‘No excuses’: limited conservation efforts could save at least 47 Australian animals from extinction
Scientists hope Albanese government addresses extinction crisis as new research shows 63 vertebrates face annihilation by 2041
More than 40 Australian animals at the highest risk of extinction in the next two decades could be saved – and it would take only a small amount of extra conservation effort to achieve this, according to new research.
A team of Australian scientists has identified the 63 vertebrates they believe are most likely to go extinct by 2041, and found at least 47 can be brought back from the brink.
They say while the data is alarming it presents an opportunity for the new Albanese government to invest in conservation improvements.
The 47 animals include 21 fish, 12 birds, six mammals, four frogs and four reptiles, with nine of those species estimated to have a greater than 50% risk of extinction in the next 20 years.
Among the most desperate are small freshwater fish from the group known as galaxiids, including the stocky galaxias – found in the Kosciuszko national park – and Victoria’s Yalmy galaxias and West Gippsland galaxias.
These fish live in the headwaters of streams where the main threat to their survival is invasive trout.
Other animals considered at high risk include the western ground parrot, found in Western Australia, the swift parrot, which is under pressure from logging in its habitat range, and Victoria’s Baw Baw frog.
Prof John Woinarski, one of the paper’s co-authors, said the research was an opportunity to take action to prevent extinctions.
“We have no excuses for not saving these species. We know which species they are, where they occur and what threatens them,” he said.
There was greater concern for another 16 animals – five reptiles, four birds, four frogs, two mammals and a fish – on the list of 63, for which there were no recent confirmed records.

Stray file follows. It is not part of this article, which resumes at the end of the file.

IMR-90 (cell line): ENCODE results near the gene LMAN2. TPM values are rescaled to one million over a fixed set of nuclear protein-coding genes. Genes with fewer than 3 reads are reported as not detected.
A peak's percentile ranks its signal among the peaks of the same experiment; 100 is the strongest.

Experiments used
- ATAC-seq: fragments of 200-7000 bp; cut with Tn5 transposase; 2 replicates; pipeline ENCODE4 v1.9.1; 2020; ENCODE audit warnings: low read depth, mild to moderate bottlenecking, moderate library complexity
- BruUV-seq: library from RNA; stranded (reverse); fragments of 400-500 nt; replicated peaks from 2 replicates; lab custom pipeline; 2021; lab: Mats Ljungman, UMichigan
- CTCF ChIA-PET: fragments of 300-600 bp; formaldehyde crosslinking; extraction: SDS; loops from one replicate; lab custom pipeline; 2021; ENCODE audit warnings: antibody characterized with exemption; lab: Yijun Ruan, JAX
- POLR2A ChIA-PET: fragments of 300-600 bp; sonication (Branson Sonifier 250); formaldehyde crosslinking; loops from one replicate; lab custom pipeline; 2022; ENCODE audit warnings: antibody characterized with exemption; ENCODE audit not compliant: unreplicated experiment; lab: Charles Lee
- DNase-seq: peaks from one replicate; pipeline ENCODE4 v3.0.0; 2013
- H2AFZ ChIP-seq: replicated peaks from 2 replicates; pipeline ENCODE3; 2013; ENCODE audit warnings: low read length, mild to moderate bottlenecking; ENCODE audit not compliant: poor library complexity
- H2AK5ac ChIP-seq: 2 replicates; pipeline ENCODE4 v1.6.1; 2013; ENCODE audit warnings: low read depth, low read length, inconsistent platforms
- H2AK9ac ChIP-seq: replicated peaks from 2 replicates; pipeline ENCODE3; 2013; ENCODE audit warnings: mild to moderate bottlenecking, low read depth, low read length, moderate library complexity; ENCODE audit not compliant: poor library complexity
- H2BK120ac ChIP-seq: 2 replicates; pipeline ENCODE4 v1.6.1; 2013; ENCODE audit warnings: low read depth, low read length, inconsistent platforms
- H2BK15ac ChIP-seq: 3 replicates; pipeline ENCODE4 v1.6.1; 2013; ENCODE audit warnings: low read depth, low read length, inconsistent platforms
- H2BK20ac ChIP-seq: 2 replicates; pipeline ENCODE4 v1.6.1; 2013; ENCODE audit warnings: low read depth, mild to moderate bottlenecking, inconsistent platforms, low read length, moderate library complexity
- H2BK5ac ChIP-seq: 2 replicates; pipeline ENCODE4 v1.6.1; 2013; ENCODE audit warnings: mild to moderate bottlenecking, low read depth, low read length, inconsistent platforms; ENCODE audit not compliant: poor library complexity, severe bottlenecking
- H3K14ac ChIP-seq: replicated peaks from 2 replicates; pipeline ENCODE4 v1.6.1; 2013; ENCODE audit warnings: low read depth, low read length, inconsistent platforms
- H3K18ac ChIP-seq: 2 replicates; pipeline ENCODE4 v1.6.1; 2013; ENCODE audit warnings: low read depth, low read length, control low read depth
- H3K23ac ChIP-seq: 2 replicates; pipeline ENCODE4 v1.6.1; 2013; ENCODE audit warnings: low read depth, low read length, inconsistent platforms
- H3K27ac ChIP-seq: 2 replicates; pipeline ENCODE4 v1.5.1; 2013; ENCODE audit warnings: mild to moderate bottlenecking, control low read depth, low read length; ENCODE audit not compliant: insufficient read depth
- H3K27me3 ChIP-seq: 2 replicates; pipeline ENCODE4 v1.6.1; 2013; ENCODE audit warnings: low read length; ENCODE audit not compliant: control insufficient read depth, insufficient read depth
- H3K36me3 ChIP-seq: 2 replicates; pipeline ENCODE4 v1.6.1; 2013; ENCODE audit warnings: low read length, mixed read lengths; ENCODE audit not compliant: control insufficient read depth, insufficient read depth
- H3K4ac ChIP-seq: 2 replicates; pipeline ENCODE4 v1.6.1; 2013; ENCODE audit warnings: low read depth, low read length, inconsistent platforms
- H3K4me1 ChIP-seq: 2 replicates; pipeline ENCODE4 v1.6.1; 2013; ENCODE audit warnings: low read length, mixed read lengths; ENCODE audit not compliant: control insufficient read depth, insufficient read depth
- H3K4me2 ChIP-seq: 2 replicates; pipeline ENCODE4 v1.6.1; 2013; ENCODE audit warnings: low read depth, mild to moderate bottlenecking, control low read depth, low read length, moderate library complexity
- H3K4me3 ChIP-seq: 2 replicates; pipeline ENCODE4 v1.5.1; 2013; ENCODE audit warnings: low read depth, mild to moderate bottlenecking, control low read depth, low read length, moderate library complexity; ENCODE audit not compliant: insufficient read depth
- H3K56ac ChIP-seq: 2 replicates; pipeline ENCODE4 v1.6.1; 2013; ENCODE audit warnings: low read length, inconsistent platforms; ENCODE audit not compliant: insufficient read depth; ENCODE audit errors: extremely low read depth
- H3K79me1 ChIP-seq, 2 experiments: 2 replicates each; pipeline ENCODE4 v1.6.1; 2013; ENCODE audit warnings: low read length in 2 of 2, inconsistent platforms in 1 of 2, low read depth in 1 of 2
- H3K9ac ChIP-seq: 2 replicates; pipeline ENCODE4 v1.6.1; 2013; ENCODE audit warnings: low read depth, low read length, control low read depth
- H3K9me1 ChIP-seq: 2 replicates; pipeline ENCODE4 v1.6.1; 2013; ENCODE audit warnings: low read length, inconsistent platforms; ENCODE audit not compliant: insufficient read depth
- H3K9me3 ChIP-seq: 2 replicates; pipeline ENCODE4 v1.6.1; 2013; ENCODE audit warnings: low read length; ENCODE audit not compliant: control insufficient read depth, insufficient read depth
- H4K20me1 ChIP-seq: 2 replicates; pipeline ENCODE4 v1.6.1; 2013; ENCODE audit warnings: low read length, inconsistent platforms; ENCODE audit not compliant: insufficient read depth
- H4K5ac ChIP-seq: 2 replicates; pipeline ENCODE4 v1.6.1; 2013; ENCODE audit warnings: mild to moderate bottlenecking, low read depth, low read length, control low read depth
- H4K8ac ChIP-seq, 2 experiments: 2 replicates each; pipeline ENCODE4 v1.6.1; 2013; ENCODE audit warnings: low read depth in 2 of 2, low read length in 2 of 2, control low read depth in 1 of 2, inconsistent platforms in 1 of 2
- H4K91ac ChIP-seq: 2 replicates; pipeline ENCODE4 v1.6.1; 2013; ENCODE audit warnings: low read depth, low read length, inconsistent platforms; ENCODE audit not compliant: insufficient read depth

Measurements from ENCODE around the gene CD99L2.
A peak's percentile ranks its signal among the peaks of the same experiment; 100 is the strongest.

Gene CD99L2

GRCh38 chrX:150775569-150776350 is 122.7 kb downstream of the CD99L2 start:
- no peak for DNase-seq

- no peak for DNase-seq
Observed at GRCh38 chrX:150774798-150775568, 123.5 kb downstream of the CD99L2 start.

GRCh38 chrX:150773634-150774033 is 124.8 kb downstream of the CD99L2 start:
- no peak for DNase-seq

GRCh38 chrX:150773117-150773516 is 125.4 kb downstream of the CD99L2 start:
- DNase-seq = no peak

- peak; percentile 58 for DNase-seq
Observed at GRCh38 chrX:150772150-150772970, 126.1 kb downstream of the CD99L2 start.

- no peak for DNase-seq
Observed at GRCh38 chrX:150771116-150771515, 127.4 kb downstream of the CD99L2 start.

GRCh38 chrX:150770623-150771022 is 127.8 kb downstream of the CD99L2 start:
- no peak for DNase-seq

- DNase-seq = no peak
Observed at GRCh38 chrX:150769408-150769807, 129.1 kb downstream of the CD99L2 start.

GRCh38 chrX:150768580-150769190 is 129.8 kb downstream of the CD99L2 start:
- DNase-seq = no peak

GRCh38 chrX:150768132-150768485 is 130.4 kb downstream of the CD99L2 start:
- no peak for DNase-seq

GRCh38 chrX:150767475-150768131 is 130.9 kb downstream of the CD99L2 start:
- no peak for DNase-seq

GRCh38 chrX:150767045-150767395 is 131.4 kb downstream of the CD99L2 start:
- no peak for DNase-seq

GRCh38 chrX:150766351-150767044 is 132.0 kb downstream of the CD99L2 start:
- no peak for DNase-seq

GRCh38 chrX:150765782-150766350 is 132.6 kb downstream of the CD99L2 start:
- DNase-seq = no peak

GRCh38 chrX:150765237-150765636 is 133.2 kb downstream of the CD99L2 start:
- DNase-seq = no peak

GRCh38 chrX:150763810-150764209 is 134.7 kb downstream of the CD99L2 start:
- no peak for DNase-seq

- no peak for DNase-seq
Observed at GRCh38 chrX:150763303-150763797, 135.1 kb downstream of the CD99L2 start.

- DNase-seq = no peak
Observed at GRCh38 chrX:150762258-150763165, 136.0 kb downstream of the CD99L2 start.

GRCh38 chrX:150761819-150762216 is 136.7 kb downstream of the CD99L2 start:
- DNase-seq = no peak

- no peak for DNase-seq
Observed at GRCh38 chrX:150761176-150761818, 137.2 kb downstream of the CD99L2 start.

The scientists said at least four of those species were almost certainly already extinct, including the Christmas Island shrew, which was last seen in the 1980s, and the Victorian grassland earless dragon.
“That’s a sobering reminder that what we know of the extinction of fauna in Australia is probably a fraction of what have really become extinct,” Woinarski said.
He said the picture was also likely to be worse for invertebrate species, which were often overlooked in conservation planning.
Research leader Stephen Garnett, of Charles Darwin University, said the future for the remaining 47 species was more hopeful and that the actions required to save them were affordable.
More than half of the habitat for those animals falls within conservation reserves and the habitat range for several was small, meaning targeted conservation efforts to address threats such as invasive species were possible.
“These are not hugely expensive projects because they are localised,” Garnett said.
Some animals, such as the King Island brown thornbill and the swift parrot, would require tougher protections to prevent clearing of their habitat.
Other simple steps for government would be to ensure all of the species were officially listed for protection under national environmental laws.
At the time of research, the scientists wrote that 25 of the species, including 18 fish, were not on the national threatened species list.
Sarah Legge, one of the paper’s co-authors and a member of the threatened species scientific committee which advises the federal government on new listings, said work had begun to address this.
She said all of the species identified in the paper were now either listed for protection or were being considered for listing.
The federal election campaign delivered little focus on nature, despite multiple official reviews in the last term of government recommending major changes to arrest to decline of Australian wildlife.
But the swing to more environmentally minded candidates has sparked hope within the conservation movement.
Two days before the election, Labor announced several new environmental commitments, including that it would establish an independent environment protection agency and would commit to conservation targets on land and in marine areas.
Euan Ritchie, a professor in wildlife ecology and conservation at Deakin University, he said the scientists who worked on the paper had demonstrated more wildlife species were likely to go extinct in the near future unless there were “urgent and substantial improvements to conservation policy and actions”.
“It’s well established that Australia’s conservation record and ongoing predicament is utterly abysmal,” he said.
“With the recent change of government, perhaps we’ll also see a sorely needed change of heart and a far stronger commitment towards ending Australia’s extinction crisis.”
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